Don’t be that person or company.
End of life
Be aware of software end of life (EOL). For example mobile phone hardware usually outlives its supported software meaning it’s open to new security vulnerabilities.
We often talk about ‘end of life’ software in our newsletter. Last month, we confirmed Python 2.7 and PHP 7.1 are going to be end of life soon. Once software is no longer supported, there are no guarantees about the security holes this software could lead too.
Only give access to the areas people need to do their job whether that is physical (rooms, offices), Documents (read only and write only) or devices/servers, it will make it easier to spot an intruder. Separate users means you can see who made a change giving you an audit trail should anything go amiss. Remember to remove old users.
Monitor everything: cpu, memory, disk io, disk space, ports etc. We monitor all of these metrics (and more) on behalf of 100’s of customers.
Use our free tool to monitor some of your external resources too – StatusPile allows you to build a status page of status pages.
A spike or alert across any of these metrics could mean a server is being attacked. If you respond quickly, attackers can be blocked before they cause too much damage.
We’ve written about backup strategies before. This is such a fundamental part of business.
Don’t be that company that can’t recover from an event like this:
If you lost everything where do you go?
Off site backups – simply have them, know where they are and keep them up to date.
Make sure you check them regularly. Is everything being backed up correctly? Are they actually working when you perform a restore? Is the retention policy set correctly?
It’s not good enough to set and forget – new infrastructure gets added, access codes change. Be diligent and don’t lose your business when something goes wrong.
Have (documented) standard builds for servers, workstations, laptops and other network infrastructure.
Insecure configurations can allow malicious users to obtain unauthorised access, so it is important to ensure the secure configuration of all systems is set up and maintained.
If you need help, talk to us – we do this every day!
Know what you don’t know
That may sound like a crazy heading – but we really mean it. If you don’t test your infrastructure regularly, you don’t know what’s really going on. Involve a third party, get an expert to ethically hack into your systems. This process is of course known as penetration testing.
Penetration tests take many different forms. Testing once a year is a step in the right direction, however infrastructure changes regularly and rightly so, patches must be applied and users added and removed, its a constantly moving beast, so it makes sense to have regular penetration tests. Whilst they give you peace of mind – they will also give your customers peace of mind too.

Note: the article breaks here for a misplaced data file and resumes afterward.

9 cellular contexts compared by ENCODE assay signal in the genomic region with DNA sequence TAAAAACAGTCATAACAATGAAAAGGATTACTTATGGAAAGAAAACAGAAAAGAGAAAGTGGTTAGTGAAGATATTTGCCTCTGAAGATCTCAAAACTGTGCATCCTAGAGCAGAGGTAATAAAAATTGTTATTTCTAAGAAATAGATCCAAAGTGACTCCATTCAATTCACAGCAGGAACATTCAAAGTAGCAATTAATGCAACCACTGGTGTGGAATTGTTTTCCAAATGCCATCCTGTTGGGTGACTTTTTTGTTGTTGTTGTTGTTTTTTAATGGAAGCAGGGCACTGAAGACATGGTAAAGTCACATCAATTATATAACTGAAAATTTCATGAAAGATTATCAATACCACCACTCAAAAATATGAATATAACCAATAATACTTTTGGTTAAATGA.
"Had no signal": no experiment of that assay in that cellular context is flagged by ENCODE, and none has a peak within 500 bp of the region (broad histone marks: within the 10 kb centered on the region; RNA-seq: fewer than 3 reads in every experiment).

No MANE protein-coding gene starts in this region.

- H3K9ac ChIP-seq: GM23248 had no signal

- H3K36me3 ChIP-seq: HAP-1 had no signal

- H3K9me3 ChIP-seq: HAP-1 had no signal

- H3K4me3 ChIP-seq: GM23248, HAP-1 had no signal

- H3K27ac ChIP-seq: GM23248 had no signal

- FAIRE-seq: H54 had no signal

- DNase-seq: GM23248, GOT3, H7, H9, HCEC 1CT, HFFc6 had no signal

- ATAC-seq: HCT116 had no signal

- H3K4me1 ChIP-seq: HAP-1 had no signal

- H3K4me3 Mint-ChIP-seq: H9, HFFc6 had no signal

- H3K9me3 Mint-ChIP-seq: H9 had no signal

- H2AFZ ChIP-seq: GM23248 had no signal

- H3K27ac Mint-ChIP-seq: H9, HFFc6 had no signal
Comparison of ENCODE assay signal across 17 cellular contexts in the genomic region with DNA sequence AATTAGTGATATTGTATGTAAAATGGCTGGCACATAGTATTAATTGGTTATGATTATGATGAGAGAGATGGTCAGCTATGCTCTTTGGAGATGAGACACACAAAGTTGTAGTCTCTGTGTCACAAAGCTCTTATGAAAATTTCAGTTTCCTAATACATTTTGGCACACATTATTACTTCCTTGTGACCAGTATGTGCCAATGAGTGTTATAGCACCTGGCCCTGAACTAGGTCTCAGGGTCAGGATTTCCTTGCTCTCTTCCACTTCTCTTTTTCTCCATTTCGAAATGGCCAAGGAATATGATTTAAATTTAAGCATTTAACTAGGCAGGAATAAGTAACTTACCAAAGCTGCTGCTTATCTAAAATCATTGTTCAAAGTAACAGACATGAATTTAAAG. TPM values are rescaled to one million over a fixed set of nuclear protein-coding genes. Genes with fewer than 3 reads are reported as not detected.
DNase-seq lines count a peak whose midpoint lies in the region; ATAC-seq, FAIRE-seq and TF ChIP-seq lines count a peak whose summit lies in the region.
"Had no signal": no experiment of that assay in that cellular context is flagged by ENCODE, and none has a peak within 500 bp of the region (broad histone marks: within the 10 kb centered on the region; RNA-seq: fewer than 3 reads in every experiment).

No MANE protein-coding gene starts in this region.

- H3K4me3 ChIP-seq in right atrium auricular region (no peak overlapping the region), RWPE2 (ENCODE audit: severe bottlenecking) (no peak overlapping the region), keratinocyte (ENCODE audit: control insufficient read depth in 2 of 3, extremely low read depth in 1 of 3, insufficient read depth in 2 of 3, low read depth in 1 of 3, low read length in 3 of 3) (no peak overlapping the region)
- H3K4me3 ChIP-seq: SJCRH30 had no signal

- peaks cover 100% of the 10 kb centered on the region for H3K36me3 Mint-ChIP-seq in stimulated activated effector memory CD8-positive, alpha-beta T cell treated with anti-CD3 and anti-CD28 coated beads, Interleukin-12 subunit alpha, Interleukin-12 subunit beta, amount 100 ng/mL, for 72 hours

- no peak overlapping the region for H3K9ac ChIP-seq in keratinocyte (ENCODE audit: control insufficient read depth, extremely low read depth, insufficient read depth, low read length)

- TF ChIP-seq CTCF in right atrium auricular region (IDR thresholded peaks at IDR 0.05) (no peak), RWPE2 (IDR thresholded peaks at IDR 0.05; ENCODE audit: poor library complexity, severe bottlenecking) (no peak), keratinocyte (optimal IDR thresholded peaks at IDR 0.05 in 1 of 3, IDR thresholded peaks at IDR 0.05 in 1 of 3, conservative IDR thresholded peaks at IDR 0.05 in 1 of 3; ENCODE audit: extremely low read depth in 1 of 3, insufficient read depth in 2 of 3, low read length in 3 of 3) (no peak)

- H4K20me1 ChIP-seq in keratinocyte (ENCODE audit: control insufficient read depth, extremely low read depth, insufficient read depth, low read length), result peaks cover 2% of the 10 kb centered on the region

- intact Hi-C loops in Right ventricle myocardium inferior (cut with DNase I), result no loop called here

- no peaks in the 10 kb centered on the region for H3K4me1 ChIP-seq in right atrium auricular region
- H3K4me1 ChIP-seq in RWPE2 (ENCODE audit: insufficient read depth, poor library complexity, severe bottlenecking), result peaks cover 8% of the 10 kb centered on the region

Protect your email
Make it harder for impersonators to send spam which looks like it comes from your business by setting up your email correctly.
Public wifi is a notorious place for hackers to lurk
Know the risks of public wifi.
Usually it’s free and often, it’s not secure. Avoid visiting sensitive sites such as banks, accounts packages, work ticketing systems when connected.
Company VPN’s can be used if you need to do this regularly. Personal VPN application are good too for personal browsing.
Risk #3 – processes
Processes have been intertwined within the previous two sections. We’ve discussed standardised builds, communications. device and social media policies.
It’s now time to mop up some of the areas we’ve not yet mentioned.
How would you respond to an emergency if your digital channels were down?
If and when something does go wrong have you considered how you would communicate with your customers?
Host your status page on a completely separate hosting provider to all your other business activities and remember, to make the password accessible for when you are offline.
Status pages are for facts. Do not speculate or discuss issues that have not been confirmed.
Crisis communications is a consideration for all businesses.
You rarely hear people talking about the joys of documentation, however it’s a necessary evil of business and absolutely could be your saviour one day.
Here at Dogsbody, we do it as a matter of course. Without shared documentation, IT systems are left exposed. employees leave, employees get sick. It’s essential others can understand how your IT infrastructure works.
Server build documentation is the recipe for your servers. If a server was down and the only way to recover it was to rebuild it – would you know how to? Is it clear how it was set up … who had access … and how the operating system was configured?
Having a build guide document in place means anyone can pick it up and get it back online quickly.
Subscribe for service updates
Subscribe to your providers service updates, notifications, emails and/or RSS feeds, monitor Status pages, hang out on tech forums – as a Linux managed server provider, our team are always reading blogs, security updates and notices – its just part of the day job.
That wraps up our small business cyber security plan. We hope it makes you think about how your business approaches online security.
If we can help answer any questions, please don’t hesitate to get in touch.